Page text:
More than just a Magazine

by | Feb 1, 2016 | On a Personal Note

Guest Written by Patty Balcerzak
I am a transplant from the North. I have lived just outside of Russellville, in the same house with the same man, for 24 years. We have two teenaged children and call the River Valley home. In the fall of 2007 ABOUT…The River Valley was just a means for me to hock my wares. I had started making and selling pet products, and decided to put a couple of product photos in the December issue just in time for Christmas. My parents, Jim and Sue Robinson, lived in Western New York State where I was born and raised, and were tickled that I had an ad in the publication. I was going to send them a copy, but then I decided to buy them a year’s subscription so they could keep up with what was going on in the River Valley and Russellville. They looked forward to every issue because they liked to hear about the “doings” down South. The most recent copy was always left sitting on the coffee table for friends and family to peruse.
They had visited us a couple of times together but then poor health prevented my father from traveling. My mother started coming down every February, around Valentine’s Day, which falls right between my kids’ birthdays. We anticipated every visit, as did she.
In 2009, just before Christmas, my father died. My husband and I packed up the kids and all of the Christmas presents and headed north. As anyone that has lost a family member knows, the weeks that followed were hectic and blurry. After getting back home to Arkansas and into our normal routines, I received a call from my mother. She was bright and cheery and had to alert me that “my” magazine had arrived. It was then that I realized that this “magazine” was more than just a magazine. It was a part of me that my parents could have when they couldn’t have their little girl in person.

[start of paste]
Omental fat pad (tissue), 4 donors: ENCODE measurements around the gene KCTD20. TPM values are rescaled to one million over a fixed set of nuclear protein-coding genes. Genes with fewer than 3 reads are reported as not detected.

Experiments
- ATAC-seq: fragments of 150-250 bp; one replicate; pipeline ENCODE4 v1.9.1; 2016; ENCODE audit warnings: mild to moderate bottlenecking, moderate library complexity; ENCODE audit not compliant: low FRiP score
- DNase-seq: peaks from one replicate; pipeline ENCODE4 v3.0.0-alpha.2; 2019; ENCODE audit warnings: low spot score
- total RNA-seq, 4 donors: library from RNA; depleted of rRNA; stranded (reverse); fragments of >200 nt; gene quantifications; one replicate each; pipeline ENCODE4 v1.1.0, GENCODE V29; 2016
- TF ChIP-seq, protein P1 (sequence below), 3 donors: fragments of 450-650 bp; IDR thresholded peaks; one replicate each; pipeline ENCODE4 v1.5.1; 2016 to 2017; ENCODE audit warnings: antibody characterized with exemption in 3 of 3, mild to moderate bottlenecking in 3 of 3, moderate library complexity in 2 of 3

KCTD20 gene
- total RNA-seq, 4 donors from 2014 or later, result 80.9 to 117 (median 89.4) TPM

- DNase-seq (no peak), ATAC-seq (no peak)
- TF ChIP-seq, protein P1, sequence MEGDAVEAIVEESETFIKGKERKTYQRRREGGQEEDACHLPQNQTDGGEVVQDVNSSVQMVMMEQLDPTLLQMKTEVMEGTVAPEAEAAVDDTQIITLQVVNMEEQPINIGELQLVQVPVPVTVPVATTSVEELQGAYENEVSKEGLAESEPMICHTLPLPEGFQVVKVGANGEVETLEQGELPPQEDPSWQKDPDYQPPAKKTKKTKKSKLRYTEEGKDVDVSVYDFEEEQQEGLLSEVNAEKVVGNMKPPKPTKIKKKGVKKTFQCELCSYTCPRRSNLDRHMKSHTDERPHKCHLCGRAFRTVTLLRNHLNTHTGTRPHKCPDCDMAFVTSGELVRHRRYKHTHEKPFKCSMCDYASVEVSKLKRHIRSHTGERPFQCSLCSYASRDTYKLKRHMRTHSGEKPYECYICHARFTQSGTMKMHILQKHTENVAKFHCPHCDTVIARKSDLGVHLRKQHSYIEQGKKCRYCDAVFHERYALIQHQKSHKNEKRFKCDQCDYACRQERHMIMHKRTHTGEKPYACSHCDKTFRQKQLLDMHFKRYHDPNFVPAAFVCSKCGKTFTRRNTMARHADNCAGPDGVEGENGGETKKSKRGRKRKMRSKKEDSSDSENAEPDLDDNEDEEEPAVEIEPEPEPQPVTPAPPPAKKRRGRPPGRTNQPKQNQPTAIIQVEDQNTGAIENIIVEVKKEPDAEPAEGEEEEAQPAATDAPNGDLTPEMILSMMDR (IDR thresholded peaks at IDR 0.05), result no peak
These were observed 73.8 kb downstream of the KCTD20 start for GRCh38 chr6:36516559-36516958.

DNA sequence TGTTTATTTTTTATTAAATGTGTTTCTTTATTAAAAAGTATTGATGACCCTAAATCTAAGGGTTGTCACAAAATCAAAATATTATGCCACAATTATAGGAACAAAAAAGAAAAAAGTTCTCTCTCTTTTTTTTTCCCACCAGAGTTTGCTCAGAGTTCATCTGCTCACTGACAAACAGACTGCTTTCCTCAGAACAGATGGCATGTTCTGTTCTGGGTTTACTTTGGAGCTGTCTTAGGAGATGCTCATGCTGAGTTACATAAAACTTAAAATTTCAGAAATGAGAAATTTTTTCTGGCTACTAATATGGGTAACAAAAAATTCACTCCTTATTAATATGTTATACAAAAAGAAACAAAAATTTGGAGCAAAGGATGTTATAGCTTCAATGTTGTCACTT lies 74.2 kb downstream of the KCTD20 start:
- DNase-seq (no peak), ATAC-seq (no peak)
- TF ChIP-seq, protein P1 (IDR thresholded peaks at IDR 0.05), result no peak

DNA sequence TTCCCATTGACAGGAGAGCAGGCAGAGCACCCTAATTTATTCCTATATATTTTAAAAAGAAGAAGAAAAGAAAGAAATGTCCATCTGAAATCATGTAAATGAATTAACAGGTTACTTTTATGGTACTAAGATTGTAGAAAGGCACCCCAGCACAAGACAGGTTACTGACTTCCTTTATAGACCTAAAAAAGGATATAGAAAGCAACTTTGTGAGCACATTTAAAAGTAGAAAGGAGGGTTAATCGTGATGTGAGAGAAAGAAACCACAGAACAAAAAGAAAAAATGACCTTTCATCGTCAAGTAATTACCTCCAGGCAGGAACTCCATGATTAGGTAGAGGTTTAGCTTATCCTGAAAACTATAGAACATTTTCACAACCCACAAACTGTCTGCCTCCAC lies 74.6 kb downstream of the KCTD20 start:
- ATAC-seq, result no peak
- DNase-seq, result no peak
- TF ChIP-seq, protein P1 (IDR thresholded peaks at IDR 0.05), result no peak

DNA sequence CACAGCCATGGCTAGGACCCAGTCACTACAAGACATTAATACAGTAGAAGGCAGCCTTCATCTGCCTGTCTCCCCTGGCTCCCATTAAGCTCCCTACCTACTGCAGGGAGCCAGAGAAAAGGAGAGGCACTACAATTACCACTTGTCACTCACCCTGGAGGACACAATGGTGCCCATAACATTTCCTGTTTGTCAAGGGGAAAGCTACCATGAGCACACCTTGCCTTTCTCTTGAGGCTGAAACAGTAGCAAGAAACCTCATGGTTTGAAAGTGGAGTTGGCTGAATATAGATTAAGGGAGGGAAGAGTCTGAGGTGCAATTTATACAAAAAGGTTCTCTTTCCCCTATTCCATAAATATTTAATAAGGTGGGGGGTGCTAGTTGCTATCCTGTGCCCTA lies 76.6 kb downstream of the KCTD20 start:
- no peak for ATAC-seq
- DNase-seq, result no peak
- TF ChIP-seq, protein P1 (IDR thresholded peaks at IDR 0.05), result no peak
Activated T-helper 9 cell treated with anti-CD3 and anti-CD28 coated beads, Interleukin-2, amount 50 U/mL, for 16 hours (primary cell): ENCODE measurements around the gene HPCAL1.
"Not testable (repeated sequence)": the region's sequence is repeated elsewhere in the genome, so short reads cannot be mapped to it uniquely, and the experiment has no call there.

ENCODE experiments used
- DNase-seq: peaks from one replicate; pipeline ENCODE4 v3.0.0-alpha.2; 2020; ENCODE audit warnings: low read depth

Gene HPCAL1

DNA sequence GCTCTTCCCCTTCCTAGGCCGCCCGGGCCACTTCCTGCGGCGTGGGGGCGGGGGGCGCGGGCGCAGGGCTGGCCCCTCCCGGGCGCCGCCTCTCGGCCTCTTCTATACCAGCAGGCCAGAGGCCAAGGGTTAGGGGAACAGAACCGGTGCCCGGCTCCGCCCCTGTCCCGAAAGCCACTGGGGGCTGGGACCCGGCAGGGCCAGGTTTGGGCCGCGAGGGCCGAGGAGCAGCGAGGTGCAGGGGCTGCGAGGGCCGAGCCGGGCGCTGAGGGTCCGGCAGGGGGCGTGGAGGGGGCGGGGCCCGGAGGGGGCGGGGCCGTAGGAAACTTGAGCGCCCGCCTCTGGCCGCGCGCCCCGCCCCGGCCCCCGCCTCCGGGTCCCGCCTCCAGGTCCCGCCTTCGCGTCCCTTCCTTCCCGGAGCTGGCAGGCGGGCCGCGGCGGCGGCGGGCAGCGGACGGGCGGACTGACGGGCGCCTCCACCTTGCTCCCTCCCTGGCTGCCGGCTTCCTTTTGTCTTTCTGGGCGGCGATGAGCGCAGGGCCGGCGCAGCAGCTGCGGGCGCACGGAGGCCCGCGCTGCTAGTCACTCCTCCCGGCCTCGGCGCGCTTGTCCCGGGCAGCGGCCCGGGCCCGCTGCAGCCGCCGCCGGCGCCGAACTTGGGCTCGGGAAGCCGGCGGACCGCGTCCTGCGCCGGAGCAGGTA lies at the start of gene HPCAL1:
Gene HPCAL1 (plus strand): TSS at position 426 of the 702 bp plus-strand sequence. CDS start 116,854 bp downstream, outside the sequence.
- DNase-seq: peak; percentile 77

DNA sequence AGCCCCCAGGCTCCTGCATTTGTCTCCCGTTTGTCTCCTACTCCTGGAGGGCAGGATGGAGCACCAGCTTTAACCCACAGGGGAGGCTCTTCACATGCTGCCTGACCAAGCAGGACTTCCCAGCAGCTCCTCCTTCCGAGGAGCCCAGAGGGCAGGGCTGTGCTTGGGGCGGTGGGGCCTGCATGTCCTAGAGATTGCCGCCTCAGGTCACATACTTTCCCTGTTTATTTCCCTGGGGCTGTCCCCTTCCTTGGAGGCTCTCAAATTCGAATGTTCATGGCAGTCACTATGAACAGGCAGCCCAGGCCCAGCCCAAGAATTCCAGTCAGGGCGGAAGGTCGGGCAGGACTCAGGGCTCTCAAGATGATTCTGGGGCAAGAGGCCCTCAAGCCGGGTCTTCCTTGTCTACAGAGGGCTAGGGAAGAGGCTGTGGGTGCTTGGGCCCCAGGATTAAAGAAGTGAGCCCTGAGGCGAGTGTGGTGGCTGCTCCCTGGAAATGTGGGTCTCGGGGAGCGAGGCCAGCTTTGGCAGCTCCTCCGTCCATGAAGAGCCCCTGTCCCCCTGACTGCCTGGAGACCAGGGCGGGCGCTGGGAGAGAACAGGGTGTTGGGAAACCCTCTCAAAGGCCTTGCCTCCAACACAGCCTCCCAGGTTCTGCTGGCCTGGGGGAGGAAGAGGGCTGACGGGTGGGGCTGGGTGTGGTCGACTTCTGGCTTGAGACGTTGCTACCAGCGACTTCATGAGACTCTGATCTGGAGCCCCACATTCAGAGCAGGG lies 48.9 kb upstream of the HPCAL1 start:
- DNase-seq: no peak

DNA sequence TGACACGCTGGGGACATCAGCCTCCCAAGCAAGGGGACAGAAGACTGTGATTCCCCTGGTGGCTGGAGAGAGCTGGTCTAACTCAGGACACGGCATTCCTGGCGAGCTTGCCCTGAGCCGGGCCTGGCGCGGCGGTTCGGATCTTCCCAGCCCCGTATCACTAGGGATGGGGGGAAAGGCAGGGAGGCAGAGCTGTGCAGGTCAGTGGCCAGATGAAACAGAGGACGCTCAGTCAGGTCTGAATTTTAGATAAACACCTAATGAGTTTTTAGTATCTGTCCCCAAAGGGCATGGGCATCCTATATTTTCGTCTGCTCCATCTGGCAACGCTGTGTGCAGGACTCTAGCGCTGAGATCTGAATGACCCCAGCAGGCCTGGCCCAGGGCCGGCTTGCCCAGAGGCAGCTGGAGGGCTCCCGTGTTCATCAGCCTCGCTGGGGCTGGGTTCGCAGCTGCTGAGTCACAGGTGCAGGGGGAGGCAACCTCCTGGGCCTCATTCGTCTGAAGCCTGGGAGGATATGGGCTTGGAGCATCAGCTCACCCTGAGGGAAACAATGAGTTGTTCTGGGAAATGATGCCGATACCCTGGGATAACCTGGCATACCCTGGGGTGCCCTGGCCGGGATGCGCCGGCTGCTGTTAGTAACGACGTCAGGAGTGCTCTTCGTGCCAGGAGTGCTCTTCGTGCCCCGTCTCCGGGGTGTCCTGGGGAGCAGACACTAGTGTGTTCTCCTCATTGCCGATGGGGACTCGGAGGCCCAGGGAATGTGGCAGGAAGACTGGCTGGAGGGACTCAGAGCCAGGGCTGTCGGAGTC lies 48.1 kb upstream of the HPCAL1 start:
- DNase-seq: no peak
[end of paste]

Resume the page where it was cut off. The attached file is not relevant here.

Over the years my mother’s eyesight has diminished. It went from straining to read to reading the headlines to looking at the pictures. However, she always knew when “my” magazine arrived. Her home health aide would read it to her and then she would call to let me know all about it (as if I wasn’t the one who lived here and had my own issue).  She wouldn’t throw any issues out so the stack on the coffee table just kept growing.  My brother snuck out several issues at a time for recycling. Whenever I was there for a visit, Mom would tell me that she saved me the issues and asked if I wanted to take any of my magazines home. Every time I answer the same, “No, Mom, I have my own copy.  You can throw those out.”
Mom has moderate Alzheimer’s disease. We had to move her into a nursing home just before her 80th birthday this past October.  She has trouble recalling names and events but recognizes “my” magazine when my brother brings it to her.
My family went to visit her in New York for her 80th birthday party.  Both of my brothers were there with their families as well as my aunt. I took a picture of her holding the issue with Tech’s ambassador, Jerry the Bulldog on the cover because I work at Tech and my son is a Tech student.  I told her there was going to be an article about her in an upcoming issue.  She gave me this look like I was out of my mind, although she was perfectly happy to pose for the picture. Hopefully she will remember all this when the issue comes out.
It’s funny how something you don’t give a second thought about can become something much different than originally intended.  I sent my parents their first issue of ABOUT…The River Valley to toot my own horn a little bit and it took on a life of its own. The interesting part is that I bought one year’s subscription and to this day, eight years later, “ABOUT” is still sending my mother the issues. Who knew? Well, whomever you are…thank you for making an old woman who misses her baby girl very, very happy.

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